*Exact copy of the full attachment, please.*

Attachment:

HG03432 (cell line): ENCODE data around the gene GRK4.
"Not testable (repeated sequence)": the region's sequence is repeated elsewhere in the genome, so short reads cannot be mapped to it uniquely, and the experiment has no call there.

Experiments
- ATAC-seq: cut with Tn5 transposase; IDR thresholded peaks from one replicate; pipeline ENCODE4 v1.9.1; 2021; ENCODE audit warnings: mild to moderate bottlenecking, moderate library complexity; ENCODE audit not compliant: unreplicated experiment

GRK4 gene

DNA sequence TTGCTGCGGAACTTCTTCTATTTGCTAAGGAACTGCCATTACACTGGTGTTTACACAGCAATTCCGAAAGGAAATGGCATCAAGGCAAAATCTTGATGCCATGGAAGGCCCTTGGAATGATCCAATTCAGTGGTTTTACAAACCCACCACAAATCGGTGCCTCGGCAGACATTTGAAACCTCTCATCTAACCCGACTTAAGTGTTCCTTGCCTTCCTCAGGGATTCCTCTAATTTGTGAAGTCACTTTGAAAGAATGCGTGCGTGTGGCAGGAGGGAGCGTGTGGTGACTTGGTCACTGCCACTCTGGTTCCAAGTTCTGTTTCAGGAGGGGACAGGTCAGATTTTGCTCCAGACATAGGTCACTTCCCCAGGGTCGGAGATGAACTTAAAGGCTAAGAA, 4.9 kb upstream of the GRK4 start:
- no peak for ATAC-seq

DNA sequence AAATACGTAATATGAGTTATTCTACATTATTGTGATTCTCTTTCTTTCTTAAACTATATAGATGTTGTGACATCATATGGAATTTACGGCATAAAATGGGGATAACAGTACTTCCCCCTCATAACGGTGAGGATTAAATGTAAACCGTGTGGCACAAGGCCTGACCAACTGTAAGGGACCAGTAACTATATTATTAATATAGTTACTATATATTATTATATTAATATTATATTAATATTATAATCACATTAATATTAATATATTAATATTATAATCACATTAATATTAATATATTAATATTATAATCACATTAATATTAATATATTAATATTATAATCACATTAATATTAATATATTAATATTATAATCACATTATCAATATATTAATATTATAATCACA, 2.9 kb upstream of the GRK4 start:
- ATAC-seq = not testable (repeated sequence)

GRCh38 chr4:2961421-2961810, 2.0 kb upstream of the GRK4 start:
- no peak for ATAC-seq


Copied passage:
HG03432 (cell line): ENCODE data around the gene GRK4.
"Not testable (repeated sequence)": the region's sequence is repeated elsewhere in the genome, so short reads cannot be mapped to it uniquely, and the experiment has no call there.

Experiments
- ATAC-seq: cut with Tn5 transposase; IDR thresholded peaks from one replicate; pipeline ENCODE4 v1.9.1; 2021; ENCODE audit warnings: mild to moderate bottlenecking, moderate library complexity; ENCODE audit not compliant: unreplicated experiment

GRK4 gene

DNA sequence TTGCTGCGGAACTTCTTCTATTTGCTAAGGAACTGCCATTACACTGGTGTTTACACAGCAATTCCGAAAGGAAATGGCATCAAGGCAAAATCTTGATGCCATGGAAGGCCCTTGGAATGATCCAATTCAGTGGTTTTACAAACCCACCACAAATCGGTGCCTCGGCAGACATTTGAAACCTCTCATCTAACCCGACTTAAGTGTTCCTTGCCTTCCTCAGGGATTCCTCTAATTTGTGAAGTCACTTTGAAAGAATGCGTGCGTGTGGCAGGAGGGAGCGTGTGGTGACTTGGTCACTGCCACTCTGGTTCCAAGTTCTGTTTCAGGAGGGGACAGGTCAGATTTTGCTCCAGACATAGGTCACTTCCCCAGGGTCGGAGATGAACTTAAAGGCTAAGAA, 4.9 kb upstream of the GRK4 start:
- no peak for ATAC-seq

DNA sequence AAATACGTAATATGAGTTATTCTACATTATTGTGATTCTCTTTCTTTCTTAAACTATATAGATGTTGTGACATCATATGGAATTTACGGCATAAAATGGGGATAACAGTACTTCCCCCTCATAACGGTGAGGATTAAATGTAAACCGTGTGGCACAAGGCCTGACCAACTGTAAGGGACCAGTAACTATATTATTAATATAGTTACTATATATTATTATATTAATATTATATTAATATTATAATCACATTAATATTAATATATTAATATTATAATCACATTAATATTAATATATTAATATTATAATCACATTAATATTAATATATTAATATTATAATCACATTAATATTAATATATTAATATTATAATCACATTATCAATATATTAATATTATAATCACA, 2.9 kb upstream of the GRK4 start:
- ATAC-seq = not testable (repeated sequence)

GRCh38 chr4:2961421-2961810, 2.0 kb upstream of the GRK4 start:
- no peak for ATAC-seq